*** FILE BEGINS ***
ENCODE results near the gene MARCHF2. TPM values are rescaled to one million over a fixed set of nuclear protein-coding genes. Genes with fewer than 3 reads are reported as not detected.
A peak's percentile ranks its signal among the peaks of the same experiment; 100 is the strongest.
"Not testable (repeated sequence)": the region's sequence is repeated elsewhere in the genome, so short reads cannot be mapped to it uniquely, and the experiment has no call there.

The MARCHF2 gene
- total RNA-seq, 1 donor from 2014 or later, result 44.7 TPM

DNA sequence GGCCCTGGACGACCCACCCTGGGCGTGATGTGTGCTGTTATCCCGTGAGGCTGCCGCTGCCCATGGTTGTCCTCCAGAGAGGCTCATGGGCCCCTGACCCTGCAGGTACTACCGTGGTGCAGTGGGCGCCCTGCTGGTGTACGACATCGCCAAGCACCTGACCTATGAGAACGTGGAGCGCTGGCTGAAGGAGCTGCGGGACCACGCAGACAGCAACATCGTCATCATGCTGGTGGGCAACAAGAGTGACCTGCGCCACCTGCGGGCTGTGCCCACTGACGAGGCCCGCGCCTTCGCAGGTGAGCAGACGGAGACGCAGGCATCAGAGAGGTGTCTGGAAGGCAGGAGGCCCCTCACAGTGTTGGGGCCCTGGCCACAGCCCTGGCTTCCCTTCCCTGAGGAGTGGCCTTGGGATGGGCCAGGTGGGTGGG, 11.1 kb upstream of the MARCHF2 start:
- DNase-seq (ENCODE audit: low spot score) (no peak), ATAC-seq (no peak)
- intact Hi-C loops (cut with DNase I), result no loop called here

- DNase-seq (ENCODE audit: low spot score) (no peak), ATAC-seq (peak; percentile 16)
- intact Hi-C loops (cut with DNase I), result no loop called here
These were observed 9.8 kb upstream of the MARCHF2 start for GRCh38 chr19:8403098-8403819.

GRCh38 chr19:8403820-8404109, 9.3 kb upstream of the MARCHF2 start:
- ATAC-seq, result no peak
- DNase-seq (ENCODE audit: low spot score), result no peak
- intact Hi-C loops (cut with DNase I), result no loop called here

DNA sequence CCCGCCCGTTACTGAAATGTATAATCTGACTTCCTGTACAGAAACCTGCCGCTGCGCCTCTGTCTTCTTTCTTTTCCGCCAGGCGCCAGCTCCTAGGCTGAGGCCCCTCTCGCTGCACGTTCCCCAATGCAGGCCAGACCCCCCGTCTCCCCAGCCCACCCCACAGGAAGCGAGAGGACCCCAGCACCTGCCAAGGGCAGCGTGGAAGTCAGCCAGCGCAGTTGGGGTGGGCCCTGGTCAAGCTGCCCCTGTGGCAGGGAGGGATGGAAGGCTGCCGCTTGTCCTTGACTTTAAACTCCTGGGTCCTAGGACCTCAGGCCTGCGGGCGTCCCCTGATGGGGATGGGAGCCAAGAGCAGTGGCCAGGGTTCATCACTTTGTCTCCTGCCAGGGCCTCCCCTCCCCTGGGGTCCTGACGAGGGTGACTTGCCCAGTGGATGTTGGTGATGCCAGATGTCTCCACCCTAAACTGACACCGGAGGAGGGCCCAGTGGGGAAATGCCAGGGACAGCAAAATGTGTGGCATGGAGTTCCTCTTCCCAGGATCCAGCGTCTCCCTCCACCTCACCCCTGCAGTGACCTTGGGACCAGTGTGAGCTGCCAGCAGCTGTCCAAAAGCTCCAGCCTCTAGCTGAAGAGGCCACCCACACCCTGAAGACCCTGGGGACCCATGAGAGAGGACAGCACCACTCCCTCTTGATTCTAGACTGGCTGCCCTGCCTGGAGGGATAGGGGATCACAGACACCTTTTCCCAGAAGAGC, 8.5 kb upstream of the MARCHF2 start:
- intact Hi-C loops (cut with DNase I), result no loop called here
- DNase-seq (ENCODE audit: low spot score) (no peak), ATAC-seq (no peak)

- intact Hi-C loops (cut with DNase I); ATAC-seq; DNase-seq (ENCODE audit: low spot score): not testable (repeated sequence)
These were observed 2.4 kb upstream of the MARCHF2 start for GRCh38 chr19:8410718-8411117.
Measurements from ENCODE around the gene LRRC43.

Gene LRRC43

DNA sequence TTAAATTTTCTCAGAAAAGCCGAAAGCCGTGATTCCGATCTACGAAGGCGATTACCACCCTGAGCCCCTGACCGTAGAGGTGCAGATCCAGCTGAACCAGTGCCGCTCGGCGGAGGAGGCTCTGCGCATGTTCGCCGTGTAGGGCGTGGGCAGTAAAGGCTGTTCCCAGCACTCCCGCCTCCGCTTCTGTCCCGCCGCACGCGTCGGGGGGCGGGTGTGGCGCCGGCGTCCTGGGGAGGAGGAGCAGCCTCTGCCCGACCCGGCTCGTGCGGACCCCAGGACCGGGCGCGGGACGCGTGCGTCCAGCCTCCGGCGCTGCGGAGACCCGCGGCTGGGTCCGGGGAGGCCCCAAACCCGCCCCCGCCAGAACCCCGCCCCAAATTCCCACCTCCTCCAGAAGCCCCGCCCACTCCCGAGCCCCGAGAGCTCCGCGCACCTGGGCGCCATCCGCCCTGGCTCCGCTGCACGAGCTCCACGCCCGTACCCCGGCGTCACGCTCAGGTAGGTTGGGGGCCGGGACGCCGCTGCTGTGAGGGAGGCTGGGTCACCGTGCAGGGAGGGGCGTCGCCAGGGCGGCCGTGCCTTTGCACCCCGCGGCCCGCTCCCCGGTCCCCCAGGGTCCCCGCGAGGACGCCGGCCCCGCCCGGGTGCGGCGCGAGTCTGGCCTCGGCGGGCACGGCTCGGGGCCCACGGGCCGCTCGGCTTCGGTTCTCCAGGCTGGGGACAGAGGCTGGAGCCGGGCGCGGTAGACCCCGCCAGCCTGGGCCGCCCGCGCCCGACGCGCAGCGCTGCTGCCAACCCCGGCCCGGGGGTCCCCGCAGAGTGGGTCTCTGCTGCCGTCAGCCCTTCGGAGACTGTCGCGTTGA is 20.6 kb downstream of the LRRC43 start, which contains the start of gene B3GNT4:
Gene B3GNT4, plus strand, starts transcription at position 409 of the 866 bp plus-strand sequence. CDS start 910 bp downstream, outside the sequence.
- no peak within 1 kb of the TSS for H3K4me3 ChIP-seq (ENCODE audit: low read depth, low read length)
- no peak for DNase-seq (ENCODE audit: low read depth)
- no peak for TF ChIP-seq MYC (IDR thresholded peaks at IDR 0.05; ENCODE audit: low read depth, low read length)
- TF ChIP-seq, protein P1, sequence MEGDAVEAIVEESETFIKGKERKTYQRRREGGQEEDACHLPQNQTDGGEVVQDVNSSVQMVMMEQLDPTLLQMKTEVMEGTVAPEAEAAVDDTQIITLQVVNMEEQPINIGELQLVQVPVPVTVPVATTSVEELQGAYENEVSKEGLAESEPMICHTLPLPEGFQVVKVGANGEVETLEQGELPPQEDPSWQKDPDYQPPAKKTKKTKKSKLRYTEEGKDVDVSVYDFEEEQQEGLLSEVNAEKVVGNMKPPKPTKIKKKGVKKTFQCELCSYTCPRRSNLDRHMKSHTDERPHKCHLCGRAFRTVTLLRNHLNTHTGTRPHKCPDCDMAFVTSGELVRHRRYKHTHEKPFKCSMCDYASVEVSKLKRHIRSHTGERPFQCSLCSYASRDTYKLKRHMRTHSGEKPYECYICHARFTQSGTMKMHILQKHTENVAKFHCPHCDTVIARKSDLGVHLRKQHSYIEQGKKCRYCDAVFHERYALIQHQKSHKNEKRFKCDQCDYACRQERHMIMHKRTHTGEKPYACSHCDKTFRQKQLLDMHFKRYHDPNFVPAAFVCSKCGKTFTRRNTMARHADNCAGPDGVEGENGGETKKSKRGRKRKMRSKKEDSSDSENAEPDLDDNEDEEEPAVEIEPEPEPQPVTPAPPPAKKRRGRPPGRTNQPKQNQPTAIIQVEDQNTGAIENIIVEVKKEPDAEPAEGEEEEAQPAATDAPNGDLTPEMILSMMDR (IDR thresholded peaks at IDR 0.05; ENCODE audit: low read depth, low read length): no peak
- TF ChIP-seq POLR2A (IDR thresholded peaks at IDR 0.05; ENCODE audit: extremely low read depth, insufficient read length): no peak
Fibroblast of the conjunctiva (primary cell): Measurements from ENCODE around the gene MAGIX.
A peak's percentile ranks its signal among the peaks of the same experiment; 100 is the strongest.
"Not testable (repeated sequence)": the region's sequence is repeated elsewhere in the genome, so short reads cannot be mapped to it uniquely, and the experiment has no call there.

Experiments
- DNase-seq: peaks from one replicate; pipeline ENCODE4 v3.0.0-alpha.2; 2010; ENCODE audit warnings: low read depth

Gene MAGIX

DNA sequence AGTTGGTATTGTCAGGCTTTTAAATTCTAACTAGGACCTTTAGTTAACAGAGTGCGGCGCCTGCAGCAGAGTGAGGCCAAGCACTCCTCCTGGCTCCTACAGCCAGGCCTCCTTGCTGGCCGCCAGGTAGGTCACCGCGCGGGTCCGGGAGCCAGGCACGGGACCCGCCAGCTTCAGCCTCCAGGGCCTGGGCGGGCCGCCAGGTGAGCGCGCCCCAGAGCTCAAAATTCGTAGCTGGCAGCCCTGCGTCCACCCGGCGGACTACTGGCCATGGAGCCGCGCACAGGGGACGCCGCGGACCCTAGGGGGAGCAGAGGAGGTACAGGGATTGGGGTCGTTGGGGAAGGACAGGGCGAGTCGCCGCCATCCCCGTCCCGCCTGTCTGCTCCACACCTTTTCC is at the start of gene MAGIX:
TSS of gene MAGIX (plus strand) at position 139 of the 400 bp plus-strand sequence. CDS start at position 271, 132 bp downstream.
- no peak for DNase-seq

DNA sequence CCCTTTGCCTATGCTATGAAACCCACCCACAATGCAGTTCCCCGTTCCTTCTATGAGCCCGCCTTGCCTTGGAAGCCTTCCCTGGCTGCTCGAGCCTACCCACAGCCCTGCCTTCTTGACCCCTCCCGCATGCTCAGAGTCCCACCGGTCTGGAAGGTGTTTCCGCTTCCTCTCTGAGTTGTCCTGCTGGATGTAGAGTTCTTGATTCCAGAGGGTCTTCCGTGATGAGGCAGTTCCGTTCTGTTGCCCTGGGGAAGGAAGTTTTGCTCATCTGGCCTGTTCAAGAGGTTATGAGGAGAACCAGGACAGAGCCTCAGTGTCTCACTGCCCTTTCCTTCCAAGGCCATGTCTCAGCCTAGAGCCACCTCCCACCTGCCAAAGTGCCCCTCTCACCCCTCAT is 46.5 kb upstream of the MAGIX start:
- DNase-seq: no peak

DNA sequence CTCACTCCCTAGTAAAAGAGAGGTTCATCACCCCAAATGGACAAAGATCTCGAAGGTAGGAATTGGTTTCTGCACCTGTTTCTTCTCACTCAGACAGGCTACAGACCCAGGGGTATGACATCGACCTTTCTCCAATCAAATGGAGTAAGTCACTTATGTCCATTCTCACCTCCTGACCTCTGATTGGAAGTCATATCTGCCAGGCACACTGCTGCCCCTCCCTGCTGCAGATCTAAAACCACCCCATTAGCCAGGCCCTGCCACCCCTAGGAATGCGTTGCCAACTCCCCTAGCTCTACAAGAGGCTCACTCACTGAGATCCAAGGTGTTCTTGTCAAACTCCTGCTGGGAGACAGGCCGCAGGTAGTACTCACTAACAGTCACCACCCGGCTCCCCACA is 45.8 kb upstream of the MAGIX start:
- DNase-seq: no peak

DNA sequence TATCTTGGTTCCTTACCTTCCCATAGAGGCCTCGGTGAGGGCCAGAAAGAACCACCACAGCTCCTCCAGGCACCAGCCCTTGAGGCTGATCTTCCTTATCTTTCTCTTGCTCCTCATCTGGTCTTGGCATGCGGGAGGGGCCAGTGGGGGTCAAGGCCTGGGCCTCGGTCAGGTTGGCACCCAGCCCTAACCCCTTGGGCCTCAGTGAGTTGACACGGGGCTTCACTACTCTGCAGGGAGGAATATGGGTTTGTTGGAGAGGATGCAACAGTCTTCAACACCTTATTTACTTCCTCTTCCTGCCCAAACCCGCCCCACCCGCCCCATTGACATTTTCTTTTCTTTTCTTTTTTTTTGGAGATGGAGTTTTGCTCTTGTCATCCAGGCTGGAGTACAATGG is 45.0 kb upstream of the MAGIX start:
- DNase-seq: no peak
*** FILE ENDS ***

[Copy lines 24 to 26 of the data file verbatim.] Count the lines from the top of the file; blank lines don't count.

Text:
Gene B3GNT4, plus strand, starts transcription at position 409 of the 866 bp plus-strand sequence. CDS start 910 bp downstream, outside the sequence.
- no peak within 1 kb of the TSS for H3K4me3 ChIP-seq (ENCODE audit: low read depth, low read length)
- no peak for DNase-seq (ENCODE audit: low read depth)